September 22, 2012 | Unregistered CommenterLiz C.
You don't know me at all, and I can't even remember how I found your blog (Tastespotting, maybe) but I LOVE it and wish you wrote more often...about food, life, God...and I wish I lived in Bellingham sometimes; maybe we would be friends :)
September 23, 2012 | Unregistered CommenterJoanna
as always you inspire me to action. your words straight and to the heart of the matter. please keep this space going for the rest of us to benefit from your clarity about what truly matters and, of course, more yummy food ideas. :) in my opinion food matters are often at the very heart of things. lots of love to you this morning.
September 24, 2012 | Unregistered CommenterJenn Gallucci
So glad to see this new post! Thank you, as always, for your beautiful insight and words. As much as I love your recipes, I love the way you put the human experience into "just so right" words more.
September 24, 2012 | Unregistered CommenterCaroline
Oh, Sarah, THANK YOU! You have such a way with words and communicating! Gary and I were lucky enough to get to hear Tavis Smiley and Cornel West not long ago, and you're speaking to their theme!
Roasted vegetable pizza last night; thanks from a while back! Lots of love!
September 24, 2012 | Unregistered CommenterLynn M
Sarah, this was a truly beautiful post. I feel so helpless when I see children in dire circumstances. There is a homeless woman with an infant son that begs near my office ... it's all i can do not to break down and cry when I see her. I want to take her, tell her she can sleep in my building, do something for her ... anything. Instead I buy her and her baby food ... I get this wrenching feeling of hopelessness when i see her. If I can't help one person then what good am I? Food only lasts a day or two. I try to raise my children the best way I can but it sometimes feels like we're swimming against the tide. Wow, I didn't mean for that to feel so hopeless. Thank you for this post, it's good to know we're thinking about these things and acting when we can.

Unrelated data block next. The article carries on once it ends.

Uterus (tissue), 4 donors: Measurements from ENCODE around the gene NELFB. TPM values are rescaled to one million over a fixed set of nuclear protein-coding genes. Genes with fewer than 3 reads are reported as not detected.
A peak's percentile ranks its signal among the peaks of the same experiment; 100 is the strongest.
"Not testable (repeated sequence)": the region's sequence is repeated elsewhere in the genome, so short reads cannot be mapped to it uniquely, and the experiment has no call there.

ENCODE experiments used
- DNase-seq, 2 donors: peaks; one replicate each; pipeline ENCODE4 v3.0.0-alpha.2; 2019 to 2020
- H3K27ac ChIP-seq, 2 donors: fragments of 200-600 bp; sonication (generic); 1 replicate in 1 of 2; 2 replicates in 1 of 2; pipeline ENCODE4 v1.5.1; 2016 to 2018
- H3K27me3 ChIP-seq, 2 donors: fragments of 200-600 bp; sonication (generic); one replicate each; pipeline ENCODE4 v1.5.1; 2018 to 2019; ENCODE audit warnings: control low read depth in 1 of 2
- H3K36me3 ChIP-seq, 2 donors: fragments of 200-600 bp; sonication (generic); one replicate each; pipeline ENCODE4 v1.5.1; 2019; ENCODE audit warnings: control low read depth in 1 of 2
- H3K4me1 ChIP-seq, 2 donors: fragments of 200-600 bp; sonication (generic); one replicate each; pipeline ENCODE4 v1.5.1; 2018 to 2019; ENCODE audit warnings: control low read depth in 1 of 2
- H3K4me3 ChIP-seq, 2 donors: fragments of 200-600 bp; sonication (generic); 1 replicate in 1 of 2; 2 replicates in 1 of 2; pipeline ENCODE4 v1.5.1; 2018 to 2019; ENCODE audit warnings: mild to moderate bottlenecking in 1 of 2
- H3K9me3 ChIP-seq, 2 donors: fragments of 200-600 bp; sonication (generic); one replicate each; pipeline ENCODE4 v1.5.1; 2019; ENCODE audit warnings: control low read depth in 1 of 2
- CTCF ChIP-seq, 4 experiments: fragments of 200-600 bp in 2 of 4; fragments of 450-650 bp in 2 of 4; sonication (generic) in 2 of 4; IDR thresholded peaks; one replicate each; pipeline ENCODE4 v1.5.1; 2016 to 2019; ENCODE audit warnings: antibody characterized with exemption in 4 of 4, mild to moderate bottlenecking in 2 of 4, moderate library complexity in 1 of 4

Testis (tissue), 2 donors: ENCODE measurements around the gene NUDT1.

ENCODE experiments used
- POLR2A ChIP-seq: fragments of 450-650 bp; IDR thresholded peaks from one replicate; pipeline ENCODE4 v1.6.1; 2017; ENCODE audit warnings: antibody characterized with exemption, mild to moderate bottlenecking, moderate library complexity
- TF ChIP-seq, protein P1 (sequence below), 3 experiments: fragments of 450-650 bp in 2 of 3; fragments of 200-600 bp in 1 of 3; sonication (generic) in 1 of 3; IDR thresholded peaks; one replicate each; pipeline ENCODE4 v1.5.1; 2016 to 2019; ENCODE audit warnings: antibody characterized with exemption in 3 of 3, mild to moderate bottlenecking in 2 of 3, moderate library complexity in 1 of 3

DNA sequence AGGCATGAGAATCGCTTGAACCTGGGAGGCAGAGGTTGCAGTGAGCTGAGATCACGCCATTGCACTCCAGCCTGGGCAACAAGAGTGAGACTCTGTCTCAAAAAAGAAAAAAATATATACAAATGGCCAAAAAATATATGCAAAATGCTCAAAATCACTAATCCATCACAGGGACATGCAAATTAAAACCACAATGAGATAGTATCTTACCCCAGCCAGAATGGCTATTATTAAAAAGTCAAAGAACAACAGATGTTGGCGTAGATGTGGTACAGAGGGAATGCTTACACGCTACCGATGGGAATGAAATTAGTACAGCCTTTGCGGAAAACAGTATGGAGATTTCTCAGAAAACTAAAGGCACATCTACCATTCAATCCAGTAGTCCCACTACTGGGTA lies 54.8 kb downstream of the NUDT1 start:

September 24, 2012 | Unregistered Commenterdervla @ The Curator
I usually skip through bloggers' non-recipe posts, but yours are compelling and inspiring.
September 25, 2012 | Unregistered CommenterLinda
You don't know me either....but I got hooked on your blog last year (or the year before?) and have made so many of the recipes. I keep checking back in hopes of a new post. Glad to see this one. Loretta looks so confident and happy in that picture!
September 26, 2012 | Unregistered CommenterKay Lynn
I DO like YOU and your beautiful blog. I checked in to make your yummy granola and found your new post. Loretta Kindergarten-Cassidy College.....it was nice to be able to share our transitions together last week. You are absolutely right, parenting is not for the faint of heart.

Now....send me the article we discussed and let's get you published. No article=No Beer
September 29, 2012 | Unregistered CommenterJackie
Your latest about pot luck reminds me of my cousin who had a ranch in Valley Springs, California. They used to have Ravioli parties. She and her husband made up the pastry and the guests brought their own filling. After they (the ravioli) had been cooked, they (the guests and hosts) had a tasting party - sounded like great fun to me. Enjoy your blog very much and hope you will keep them coming. Fran
November 19, 2012 | Unregistered Commenterfrances howey